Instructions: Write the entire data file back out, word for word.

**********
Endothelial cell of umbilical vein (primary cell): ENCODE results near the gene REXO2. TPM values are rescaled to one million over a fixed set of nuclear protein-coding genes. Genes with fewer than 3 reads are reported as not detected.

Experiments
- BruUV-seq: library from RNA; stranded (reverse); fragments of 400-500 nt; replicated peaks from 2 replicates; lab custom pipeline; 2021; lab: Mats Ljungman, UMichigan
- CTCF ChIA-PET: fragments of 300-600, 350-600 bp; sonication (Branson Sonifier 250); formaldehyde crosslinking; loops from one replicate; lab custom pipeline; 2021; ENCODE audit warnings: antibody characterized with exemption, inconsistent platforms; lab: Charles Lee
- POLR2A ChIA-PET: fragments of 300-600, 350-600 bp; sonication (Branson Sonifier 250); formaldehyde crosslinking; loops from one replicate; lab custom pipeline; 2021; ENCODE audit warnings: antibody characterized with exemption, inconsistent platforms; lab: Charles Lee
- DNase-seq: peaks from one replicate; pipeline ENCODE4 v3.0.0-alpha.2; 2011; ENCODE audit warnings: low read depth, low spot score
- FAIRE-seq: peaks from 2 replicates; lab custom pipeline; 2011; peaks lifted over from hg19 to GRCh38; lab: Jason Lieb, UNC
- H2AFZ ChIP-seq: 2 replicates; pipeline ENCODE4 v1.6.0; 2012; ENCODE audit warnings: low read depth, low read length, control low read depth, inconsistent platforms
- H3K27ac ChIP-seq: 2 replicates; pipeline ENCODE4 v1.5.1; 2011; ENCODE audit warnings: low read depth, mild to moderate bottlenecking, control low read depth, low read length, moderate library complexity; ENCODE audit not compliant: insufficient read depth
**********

Endothelial cell of umbilical vein (primary cell): ENCODE results near the gene REXO2. TPM values are rescaled to one million over a fixed set of nuclear protein-coding genes. Genes with fewer than 3 reads are reported as not detected.

Experiments
- BruUV-seq: library from RNA; stranded (reverse); fragments of 400-500 nt; replicated peaks from 2 replicates; lab custom pipeline; 2021; lab: Mats Ljungman, UMichigan
- CTCF ChIA-PET: fragments of 300-600, 350-600 bp; sonication (Branson Sonifier 250); formaldehyde crosslinking; loops from one replicate; lab custom pipeline; 2021; ENCODE audit warnings: antibody characterized with exemption, inconsistent platforms; lab: Charles Lee
- POLR2A ChIA-PET: fragments of 300-600, 350-600 bp; sonication (Branson Sonifier 250); formaldehyde crosslinking; loops from one replicate; lab custom pipeline; 2021; ENCODE audit warnings: antibody characterized with exemption, inconsistent platforms; lab: Charles Lee
- DNase-seq: peaks from one replicate; pipeline ENCODE4 v3.0.0-alpha.2; 2011; ENCODE audit warnings: low read depth, low spot score
- FAIRE-seq: peaks from 2 replicates; lab custom pipeline; 2011; peaks lifted over from hg19 to GRCh38; lab: Jason Lieb, UNC
- H2AFZ ChIP-seq: 2 replicates; pipeline ENCODE4 v1.6.0; 2012; ENCODE audit warnings: low read depth, low read length, control low read depth, inconsistent platforms
- H3K27ac ChIP-seq: 2 replicates; pipeline ENCODE4 v1.5.1; 2011; ENCODE audit warnings: low read depth, mild to moderate bottlenecking, control low read depth, low read length, moderate library complexity; ENCODE audit not compliant: insufficient read depth